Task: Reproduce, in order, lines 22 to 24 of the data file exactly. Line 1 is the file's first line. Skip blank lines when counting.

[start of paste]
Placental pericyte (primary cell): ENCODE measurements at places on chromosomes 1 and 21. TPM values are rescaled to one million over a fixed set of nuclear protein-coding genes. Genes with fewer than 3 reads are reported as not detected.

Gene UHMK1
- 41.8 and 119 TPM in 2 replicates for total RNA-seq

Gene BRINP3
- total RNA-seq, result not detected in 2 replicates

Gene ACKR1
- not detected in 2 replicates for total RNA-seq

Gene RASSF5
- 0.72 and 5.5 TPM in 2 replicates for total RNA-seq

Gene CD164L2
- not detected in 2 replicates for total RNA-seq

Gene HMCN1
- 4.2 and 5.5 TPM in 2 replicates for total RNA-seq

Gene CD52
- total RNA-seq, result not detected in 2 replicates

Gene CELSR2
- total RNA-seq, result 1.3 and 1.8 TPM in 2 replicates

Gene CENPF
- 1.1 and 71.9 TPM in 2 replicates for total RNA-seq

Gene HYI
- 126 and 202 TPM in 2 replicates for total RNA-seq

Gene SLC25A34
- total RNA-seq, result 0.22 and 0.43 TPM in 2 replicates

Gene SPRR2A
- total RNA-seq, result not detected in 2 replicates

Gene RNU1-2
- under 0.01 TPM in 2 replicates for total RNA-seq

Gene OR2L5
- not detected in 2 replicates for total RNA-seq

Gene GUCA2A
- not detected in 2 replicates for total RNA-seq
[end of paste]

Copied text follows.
Gene SLC25A34
- total RNA-seq, result 0.22 and 0.43 TPM in 2 replicates

Gene SPRR2A